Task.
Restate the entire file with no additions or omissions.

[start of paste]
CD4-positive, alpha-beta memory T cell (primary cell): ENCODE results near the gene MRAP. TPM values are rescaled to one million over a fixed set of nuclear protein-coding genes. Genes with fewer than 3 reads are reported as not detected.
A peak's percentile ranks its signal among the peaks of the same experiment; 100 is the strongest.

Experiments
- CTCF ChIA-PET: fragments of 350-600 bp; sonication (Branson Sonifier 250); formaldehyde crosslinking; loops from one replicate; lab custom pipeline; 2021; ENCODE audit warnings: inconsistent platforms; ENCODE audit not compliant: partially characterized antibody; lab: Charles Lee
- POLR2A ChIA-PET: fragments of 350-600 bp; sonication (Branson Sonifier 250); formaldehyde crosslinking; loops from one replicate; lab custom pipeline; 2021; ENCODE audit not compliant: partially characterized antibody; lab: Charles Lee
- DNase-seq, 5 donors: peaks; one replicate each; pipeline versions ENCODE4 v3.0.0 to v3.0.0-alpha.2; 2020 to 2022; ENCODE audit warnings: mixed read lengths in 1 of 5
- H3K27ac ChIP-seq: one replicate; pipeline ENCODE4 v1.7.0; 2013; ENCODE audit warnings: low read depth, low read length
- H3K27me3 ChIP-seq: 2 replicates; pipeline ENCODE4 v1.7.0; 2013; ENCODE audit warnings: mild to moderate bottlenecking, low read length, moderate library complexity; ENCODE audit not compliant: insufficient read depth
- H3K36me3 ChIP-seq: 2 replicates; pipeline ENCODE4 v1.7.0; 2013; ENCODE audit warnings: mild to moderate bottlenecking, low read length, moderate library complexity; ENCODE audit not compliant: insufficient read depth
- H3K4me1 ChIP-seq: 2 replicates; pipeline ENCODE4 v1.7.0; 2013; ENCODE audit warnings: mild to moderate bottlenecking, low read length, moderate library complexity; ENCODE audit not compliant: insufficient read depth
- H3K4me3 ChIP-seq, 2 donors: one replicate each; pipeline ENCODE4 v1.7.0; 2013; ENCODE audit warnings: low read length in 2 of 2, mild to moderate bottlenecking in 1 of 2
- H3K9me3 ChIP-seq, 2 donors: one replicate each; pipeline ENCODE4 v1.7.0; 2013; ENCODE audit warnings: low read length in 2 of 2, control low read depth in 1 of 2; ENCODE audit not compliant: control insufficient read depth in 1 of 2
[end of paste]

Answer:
CD4-positive, alpha-beta memory T cell (primary cell): ENCODE results near the gene MRAP. TPM values are rescaled to one million over a fixed set of nuclear protein-coding genes. Genes with fewer than 3 reads are reported as not detected.
A peak's percentile ranks its signal among the peaks of the same experiment; 100 is the strongest.

Experiments
- CTCF ChIA-PET: fragments of 350-600 bp; sonication (Branson Sonifier 250); formaldehyde crosslinking; loops from one replicate; lab custom pipeline; 2021; ENCODE audit warnings: inconsistent platforms; ENCODE audit not compliant: partially characterized antibody; lab: Charles Lee
- POLR2A ChIA-PET: fragments of 350-600 bp; sonication (Branson Sonifier 250); formaldehyde crosslinking; loops from one replicate; lab custom pipeline; 2021; ENCODE audit not compliant: partially characterized antibody; lab: Charles Lee
- DNase-seq, 5 donors: peaks; one replicate each; pipeline versions ENCODE4 v3.0.0 to v3.0.0-alpha.2; 2020 to 2022; ENCODE audit warnings: mixed read lengths in 1 of 5
- H3K27ac ChIP-seq: one replicate; pipeline ENCODE4 v1.7.0; 2013; ENCODE audit warnings: low read depth, low read length
- H3K27me3 ChIP-seq: 2 replicates; pipeline ENCODE4 v1.7.0; 2013; ENCODE audit warnings: mild to moderate bottlenecking, low read length, moderate library complexity; ENCODE audit not compliant: insufficient read depth
- H3K36me3 ChIP-seq: 2 replicates; pipeline ENCODE4 v1.7.0; 2013; ENCODE audit warnings: mild to moderate bottlenecking, low read length, moderate library complexity; ENCODE audit not compliant: insufficient read depth
- H3K4me1 ChIP-seq: 2 replicates; pipeline ENCODE4 v1.7.0; 2013; ENCODE audit warnings: mild to moderate bottlenecking, low read length, moderate library complexity; ENCODE audit not compliant: insufficient read depth
- H3K4me3 ChIP-seq, 2 donors: one replicate each; pipeline ENCODE4 v1.7.0; 2013; ENCODE audit warnings: low read length in 2 of 2, mild to moderate bottlenecking in 1 of 2
- H3K9me3 ChIP-seq, 2 donors: one replicate each; pipeline ENCODE4 v1.7.0; 2013; ENCODE audit warnings: low read length in 2 of 2, control low read depth in 1 of 2; ENCODE audit not compliant: control insufficient read depth in 1 of 2